By Gareth Vaughan
Reserve Bank Governor Graeme Wheeler has spoken candidly about how his experience living in the United States helped drive a crackdown by the Reserve Bank on banks' low equity residential mortgage lending.
Wheeler was asked at a press conference, after he left the Official Cash Rate unchanged at 2.5%, what his message to would-be first home buyers who might be locked out of the housing market due to the incoming Reserve Bank restrictions was.
The Reserve Bank said last month banks must limit new residential mortgage lending at loan to value ratios (LVRs) above 80% to no more than 10% of the dollar value of their new housing lending flows from October 1. Due to some exemptions, the effective figure is expected to be about 15%. In recent months the Reserve Bank estimates banks have been doing about 30% of their housing lending via high LVR loans.
Wheeler said he understood there were issues around fairness, but offered some reflections.
"I lived in the States for 15 years. And during the period 2003 to 2007 it was an extraordinary period in the global economy," said Wheeler. "You had the fastest global growth for four decades."
'The new normal isn't going back to 2003-07'
This meant that when policy makers talked about the new normal this did not mean going back to the extraordinary period between 2003 and 2007.
"You did see very rapid increases in house prices in many, many countries. And for us (New Zealand) we had the most rapid house price inflation amongst all the OECD countries. And as I said, Auckland house prices are currently 22% above where they were in 2007," Wheeler added.
"But what I saw in the States did influence the way I did think, to some extent, about this issue. What you saw as the global financial crisis came, you saw basically 25% of America's 50 million mortgage holders with negative equity. That's a quarter of all mortgage holders had negative equity. Another 5% had equity of less than 5%."
"And you saw median real household wealth fall in the US by 39% between 2008 and 2010. Now clearly house prices were overvalued in the US. They're significantly overvalued in New Zealand, and to the extent that you did get a rapid correction in house prices, it would have very, very significant effects, we believe, for potentially the financial stability and output and employment growth in this economy."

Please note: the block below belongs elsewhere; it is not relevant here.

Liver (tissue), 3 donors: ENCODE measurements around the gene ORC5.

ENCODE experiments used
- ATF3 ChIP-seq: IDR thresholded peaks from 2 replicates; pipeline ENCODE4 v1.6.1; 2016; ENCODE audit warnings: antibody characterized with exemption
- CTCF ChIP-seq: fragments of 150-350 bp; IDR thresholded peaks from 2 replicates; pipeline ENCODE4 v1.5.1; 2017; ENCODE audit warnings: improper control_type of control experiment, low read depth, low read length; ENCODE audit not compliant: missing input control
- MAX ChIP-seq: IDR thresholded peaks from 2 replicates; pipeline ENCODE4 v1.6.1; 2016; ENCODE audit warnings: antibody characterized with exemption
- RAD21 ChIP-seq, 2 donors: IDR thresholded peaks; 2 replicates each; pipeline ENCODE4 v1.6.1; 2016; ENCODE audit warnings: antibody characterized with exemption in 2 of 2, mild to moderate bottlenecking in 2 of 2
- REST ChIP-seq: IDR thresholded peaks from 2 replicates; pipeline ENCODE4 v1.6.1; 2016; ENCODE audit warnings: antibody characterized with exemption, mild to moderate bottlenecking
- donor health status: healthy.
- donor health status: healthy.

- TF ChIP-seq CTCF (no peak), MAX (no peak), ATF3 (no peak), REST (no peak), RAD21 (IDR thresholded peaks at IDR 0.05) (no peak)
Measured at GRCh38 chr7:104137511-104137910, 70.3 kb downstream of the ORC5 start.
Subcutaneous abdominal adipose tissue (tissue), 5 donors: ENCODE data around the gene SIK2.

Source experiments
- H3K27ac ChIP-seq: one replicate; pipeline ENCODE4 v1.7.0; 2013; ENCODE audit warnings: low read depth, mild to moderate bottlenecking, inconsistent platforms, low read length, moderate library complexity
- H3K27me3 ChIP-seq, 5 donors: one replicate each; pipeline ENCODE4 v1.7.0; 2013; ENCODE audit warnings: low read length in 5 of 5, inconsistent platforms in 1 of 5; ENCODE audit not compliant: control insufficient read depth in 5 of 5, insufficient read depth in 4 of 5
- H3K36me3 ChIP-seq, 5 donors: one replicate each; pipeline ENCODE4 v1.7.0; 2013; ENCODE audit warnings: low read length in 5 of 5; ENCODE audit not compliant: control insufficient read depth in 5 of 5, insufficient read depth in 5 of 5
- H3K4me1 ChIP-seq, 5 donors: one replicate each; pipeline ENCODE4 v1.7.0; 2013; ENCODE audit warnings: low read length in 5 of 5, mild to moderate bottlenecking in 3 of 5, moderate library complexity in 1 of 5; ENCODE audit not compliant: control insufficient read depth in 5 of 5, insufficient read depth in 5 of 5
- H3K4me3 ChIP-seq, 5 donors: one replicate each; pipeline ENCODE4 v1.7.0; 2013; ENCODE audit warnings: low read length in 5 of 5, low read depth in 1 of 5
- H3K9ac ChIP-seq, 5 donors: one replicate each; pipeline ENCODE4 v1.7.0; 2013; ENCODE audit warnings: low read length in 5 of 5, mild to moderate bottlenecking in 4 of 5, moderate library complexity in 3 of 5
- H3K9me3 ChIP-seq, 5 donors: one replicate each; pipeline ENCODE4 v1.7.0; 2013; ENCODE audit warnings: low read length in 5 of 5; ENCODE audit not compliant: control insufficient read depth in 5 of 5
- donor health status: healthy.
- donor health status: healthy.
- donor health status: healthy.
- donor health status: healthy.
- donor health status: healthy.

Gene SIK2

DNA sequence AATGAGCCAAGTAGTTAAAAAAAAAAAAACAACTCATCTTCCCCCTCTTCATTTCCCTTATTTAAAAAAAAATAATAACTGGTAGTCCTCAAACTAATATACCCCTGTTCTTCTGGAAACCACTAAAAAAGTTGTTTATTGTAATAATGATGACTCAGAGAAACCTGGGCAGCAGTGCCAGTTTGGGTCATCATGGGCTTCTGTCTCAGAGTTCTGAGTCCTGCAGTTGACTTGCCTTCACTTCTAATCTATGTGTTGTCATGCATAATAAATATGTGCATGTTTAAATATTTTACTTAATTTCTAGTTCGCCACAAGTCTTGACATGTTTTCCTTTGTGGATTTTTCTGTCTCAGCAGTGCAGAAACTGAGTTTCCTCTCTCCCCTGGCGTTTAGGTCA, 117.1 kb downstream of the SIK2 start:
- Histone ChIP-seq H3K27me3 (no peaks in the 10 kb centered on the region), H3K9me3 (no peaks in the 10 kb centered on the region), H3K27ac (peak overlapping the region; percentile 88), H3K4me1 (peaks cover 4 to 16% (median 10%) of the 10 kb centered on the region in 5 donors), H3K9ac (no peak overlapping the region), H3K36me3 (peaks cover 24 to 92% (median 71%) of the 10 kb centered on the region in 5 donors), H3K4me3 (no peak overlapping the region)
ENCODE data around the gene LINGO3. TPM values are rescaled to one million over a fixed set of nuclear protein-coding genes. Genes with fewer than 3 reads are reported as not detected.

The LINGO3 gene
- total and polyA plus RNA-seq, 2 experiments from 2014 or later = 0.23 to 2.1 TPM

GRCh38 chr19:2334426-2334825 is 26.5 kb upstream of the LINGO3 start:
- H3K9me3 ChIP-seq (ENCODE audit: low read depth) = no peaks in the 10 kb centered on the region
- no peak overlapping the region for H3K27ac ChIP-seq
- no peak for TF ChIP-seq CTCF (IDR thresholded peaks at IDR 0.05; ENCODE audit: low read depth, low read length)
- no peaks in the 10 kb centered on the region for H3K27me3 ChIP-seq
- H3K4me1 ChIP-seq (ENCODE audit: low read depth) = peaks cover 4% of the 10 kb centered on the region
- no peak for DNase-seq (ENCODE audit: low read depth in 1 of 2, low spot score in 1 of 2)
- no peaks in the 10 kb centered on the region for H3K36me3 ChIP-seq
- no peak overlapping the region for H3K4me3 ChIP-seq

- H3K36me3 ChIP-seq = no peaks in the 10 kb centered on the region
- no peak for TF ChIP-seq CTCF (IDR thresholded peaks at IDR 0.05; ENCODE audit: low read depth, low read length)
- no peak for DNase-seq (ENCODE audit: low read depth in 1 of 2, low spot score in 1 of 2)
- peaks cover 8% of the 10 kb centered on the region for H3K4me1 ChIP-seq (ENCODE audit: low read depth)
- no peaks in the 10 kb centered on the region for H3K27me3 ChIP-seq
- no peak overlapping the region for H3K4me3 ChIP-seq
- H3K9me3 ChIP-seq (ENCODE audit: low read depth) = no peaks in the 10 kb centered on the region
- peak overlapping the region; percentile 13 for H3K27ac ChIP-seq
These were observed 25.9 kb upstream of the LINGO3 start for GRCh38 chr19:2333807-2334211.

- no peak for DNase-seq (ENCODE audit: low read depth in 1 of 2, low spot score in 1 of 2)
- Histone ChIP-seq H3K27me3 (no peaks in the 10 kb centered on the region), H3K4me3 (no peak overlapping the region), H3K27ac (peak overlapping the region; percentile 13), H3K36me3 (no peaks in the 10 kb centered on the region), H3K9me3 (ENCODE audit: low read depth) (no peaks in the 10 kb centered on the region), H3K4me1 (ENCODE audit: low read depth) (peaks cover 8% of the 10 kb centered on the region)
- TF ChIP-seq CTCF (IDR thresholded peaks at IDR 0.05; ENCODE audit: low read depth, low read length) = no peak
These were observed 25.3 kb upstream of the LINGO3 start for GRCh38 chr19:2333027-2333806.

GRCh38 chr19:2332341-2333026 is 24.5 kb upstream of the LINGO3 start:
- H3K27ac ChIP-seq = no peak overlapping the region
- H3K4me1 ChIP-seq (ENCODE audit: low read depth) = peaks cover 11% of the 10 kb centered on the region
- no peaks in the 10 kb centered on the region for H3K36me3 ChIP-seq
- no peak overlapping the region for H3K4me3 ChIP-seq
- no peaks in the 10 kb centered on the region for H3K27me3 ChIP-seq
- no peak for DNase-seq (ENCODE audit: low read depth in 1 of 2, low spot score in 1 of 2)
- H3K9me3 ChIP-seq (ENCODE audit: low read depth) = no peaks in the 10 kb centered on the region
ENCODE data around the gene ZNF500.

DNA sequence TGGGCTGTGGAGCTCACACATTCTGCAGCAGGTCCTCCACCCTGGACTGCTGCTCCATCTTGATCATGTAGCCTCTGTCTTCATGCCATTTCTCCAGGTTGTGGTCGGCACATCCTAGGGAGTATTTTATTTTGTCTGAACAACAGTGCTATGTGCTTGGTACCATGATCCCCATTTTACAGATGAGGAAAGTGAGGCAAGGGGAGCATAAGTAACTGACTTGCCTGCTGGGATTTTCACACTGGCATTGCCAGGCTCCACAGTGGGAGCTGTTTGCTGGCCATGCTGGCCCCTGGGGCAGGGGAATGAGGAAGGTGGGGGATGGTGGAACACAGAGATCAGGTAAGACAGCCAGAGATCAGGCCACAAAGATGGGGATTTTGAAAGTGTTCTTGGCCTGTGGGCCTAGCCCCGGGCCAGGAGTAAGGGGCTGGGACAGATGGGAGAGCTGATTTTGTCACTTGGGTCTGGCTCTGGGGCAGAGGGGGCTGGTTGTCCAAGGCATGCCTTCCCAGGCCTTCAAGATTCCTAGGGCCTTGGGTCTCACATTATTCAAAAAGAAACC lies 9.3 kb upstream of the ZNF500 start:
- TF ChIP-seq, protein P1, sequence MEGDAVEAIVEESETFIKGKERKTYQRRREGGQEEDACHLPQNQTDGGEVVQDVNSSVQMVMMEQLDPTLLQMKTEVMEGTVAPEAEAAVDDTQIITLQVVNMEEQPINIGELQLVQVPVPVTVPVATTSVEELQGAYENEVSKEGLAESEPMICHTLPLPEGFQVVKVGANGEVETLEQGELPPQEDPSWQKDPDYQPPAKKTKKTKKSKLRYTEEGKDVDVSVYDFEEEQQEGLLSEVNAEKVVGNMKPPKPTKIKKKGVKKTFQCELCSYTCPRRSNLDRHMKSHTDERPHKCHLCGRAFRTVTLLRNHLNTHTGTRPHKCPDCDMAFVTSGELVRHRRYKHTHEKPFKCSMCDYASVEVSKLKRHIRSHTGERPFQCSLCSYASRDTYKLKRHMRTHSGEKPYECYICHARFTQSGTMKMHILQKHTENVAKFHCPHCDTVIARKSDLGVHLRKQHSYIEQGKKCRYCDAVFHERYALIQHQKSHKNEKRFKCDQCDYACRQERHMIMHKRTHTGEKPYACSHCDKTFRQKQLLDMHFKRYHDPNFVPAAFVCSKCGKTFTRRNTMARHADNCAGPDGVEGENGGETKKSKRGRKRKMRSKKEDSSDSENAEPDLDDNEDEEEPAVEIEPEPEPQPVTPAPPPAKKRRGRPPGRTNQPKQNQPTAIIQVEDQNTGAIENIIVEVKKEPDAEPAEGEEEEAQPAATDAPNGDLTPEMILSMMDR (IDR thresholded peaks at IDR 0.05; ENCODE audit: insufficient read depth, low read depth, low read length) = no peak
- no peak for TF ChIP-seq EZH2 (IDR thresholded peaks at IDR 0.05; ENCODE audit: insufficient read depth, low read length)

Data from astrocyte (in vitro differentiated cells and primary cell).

"And the most severely effected would be those who have just come into the housing market with very low deposits."
Wheeler versus Bollard
Wheeler succeeded Alan Bollard as Reserve Bank Governor last September. From 1997 to 2010 Wheeler was employed by the World Bank. His roles there included managing director of operations, and being vice-president and treasurer. Immediately prior to getting the Reserve Bank job he ran an advisory business in the US.
His attitude to LVR restrictions contrasts with that of Bollard. In an exit interview with Bernard Hickey last year Bollard pointed to New Zealand's experiences in the 1970s when arguing against the introduction of LVR restrictions on banks' residential mortgages.
"Those sorts of direct interventions (were used) and they ended up with lots of distortions, and they ended up with people finding other ways to get money, and that's where some of our current crop of finance companies came from, ways to get around bank regulation in the 1970s," he said. "They're distortions," Bollard said last September.